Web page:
Pits varied the times of their shifts, but in the main they all worked Days, Noons and Nights. In the early days of coal mining, men, women and children worked long hours.


The End Of The Day At
Blenkinsopp & Wrytree Pits


A group of miners in their pit clothes
ready to go down the pit.


A miner collecting his lamp.
He was wearing his free issue, orange coloured workwear introduced in most pits about 1980.



Eimco

From: Ian McDonnell
Sent: 04 July 2007
Subject:
A Shift At The Pit, Dearne Valley Colliery.

Dearne Valley Colliery was a surface drift mine sunk in 1901.

The Pit was closed in 1991, then they outcropped a seam of coal eighty yards below the surface.
After outcropping was completed the area was landscaped.

Photo probably taken towards the end of the 80s. The clue is the covered conveyor belt and the new Paddy road in the background.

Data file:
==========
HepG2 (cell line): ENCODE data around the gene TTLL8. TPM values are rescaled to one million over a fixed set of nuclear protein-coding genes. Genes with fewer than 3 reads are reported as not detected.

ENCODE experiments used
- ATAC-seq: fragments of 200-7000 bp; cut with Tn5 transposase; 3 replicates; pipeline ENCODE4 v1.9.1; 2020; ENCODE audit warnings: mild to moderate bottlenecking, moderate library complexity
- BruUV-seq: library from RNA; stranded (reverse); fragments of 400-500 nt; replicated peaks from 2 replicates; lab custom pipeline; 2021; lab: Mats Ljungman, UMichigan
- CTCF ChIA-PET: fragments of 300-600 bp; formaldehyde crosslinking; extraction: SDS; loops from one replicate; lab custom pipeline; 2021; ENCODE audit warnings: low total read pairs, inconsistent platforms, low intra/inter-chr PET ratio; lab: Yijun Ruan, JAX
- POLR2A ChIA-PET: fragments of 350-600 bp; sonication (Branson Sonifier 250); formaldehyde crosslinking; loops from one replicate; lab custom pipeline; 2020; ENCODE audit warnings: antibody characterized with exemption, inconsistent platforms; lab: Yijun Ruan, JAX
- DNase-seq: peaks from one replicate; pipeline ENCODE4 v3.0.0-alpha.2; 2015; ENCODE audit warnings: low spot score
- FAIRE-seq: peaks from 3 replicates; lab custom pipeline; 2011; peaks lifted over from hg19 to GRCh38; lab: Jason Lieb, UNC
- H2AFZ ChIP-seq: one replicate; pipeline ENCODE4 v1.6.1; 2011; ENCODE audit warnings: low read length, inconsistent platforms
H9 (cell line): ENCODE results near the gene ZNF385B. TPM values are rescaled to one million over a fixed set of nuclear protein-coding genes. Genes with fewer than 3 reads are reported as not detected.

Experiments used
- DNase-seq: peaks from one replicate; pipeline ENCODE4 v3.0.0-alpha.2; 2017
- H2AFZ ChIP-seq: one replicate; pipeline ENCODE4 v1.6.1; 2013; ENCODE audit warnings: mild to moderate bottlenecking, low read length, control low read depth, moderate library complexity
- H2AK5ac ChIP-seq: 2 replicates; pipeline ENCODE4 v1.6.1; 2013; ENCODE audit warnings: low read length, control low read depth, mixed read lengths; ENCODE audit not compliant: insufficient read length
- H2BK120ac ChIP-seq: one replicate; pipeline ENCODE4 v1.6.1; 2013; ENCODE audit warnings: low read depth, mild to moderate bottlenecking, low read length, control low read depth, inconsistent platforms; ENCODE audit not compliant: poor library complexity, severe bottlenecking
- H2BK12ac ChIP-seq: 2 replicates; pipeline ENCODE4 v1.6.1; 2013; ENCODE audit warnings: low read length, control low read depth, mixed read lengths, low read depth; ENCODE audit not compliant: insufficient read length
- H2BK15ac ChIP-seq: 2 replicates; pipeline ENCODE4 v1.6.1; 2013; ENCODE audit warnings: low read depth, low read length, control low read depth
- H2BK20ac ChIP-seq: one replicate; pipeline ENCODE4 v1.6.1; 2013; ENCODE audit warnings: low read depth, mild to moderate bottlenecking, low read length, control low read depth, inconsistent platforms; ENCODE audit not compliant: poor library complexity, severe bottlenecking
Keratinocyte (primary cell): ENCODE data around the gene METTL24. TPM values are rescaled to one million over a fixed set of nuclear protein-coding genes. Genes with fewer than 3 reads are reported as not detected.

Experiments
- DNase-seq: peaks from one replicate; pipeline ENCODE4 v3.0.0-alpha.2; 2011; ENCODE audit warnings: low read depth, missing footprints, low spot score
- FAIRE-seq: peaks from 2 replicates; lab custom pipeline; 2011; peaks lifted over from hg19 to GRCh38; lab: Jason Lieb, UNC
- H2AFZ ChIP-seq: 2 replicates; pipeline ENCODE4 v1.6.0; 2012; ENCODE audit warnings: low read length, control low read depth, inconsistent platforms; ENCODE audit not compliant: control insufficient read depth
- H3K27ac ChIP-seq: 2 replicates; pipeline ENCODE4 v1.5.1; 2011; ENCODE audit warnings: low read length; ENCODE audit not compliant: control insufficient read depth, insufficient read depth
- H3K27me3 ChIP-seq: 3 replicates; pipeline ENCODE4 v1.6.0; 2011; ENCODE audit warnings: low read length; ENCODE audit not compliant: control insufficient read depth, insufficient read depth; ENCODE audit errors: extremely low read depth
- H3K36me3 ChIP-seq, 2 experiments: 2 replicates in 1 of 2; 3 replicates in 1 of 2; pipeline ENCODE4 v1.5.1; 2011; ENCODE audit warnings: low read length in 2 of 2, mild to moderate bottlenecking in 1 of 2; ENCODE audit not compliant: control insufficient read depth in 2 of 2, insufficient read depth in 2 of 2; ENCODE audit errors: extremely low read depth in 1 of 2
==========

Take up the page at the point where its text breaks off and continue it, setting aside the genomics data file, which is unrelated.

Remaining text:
In the left foreground is the Time office....... In the immediate foreground are the Managers / Undermanager's offices / Surveyors offices. The coal turned in the week up till the end of Friday would be dropped right up to the managers doorway...!!!

I started my mining life as an apprentice mine surveyor at Hickleton Colliery in 1964, qualifying with an ONC and an HNC in 1969.

I left the industry and worked for various local authorities as an engineer before moving on to Tarmac International. When my wife had had enough of me being away I came back to the industry on the workman's side. I started at Dearne in 1978 and went through the ranks...Haulage / face training / headings......and finished in 1984 as an Overman.

I then went back to Sheffield University and read for a degree in Mathematics gaining a 2:1 plus a certificate in Teaching after 4 years. We moved down here to Essex in 1988 when I gained a teaching post at the King Edmund School in Rochford........as far away from mining as you could imagine.......lol.....!! 


A Shift At The Pit, Dearne Valley Colliery

After reading a day in the life of a miner I thowt ard write to you with a typical shift of a face worker at Dearne Valley Colliery, in the early 80s.....if you dont mind that izz......lol.